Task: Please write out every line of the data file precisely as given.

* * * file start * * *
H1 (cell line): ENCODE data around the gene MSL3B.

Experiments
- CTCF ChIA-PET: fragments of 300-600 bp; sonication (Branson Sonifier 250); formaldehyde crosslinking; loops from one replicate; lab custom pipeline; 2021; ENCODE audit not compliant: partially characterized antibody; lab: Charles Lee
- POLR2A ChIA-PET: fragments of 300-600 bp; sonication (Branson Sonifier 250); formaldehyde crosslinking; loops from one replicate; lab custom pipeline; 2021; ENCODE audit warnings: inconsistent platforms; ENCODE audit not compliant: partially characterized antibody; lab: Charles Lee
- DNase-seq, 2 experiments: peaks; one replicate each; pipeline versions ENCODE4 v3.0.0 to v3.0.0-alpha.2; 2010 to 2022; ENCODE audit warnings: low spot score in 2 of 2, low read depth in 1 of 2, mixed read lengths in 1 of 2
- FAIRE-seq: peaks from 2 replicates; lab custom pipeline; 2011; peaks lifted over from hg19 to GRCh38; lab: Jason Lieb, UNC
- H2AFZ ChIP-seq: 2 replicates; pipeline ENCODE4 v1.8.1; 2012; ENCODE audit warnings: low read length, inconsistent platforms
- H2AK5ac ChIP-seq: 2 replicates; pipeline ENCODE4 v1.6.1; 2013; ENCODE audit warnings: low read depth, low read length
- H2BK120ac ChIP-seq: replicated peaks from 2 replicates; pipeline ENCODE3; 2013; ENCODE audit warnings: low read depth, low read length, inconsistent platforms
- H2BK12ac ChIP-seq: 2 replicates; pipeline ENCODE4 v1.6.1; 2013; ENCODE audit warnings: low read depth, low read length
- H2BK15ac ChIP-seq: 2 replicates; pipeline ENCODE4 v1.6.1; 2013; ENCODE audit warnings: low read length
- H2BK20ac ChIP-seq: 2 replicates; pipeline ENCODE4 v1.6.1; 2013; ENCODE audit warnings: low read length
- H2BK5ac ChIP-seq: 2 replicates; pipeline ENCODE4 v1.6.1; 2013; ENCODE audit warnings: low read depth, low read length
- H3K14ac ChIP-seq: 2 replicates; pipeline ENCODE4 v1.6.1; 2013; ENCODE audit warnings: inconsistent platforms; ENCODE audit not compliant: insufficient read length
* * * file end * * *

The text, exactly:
H1 (cell line): ENCODE data around the gene MSL3B.

Experiments
- CTCF ChIA-PET: fragments of 300-600 bp; sonication (Branson Sonifier 250); formaldehyde crosslinking; loops from one replicate; lab custom pipeline; 2021; ENCODE audit not compliant: partially characterized antibody; lab: Charles Lee
- POLR2A ChIA-PET: fragments of 300-600 bp; sonication (Branson Sonifier 250); formaldehyde crosslinking; loops from one replicate; lab custom pipeline; 2021; ENCODE audit warnings: inconsistent platforms; ENCODE audit not compliant: partially characterized antibody; lab: Charles Lee
- DNase-seq, 2 experiments: peaks; one replicate each; pipeline versions ENCODE4 v3.0.0 to v3.0.0-alpha.2; 2010 to 2022; ENCODE audit warnings: low spot score in 2 of 2, low read depth in 1 of 2, mixed read lengths in 1 of 2
- FAIRE-seq: peaks from 2 replicates; lab custom pipeline; 2011; peaks lifted over from hg19 to GRCh38; lab: Jason Lieb, UNC
- H2AFZ ChIP-seq: 2 replicates; pipeline ENCODE4 v1.8.1; 2012; ENCODE audit warnings: low read length, inconsistent platforms
- H2AK5ac ChIP-seq: 2 replicates; pipeline ENCODE4 v1.6.1; 2013; ENCODE audit warnings: low read depth, low read length
- H2BK120ac ChIP-seq: replicated peaks from 2 replicates; pipeline ENCODE3; 2013; ENCODE audit warnings: low read depth, low read length, inconsistent platforms
- H2BK12ac ChIP-seq: 2 replicates; pipeline ENCODE4 v1.6.1; 2013; ENCODE audit warnings: low read depth, low read length
- H2BK15ac ChIP-seq: 2 replicates; pipeline ENCODE4 v1.6.1; 2013; ENCODE audit warnings: low read length
- H2BK20ac ChIP-seq: 2 replicates; pipeline ENCODE4 v1.6.1; 2013; ENCODE audit warnings: low read length
- H2BK5ac ChIP-seq: 2 replicates; pipeline ENCODE4 v1.6.1; 2013; ENCODE audit warnings: low read depth, low read length
- H3K14ac ChIP-seq: 2 replicates; pipeline ENCODE4 v1.6.1; 2013; ENCODE audit warnings: inconsistent platforms; ENCODE audit not compliant: insufficient read length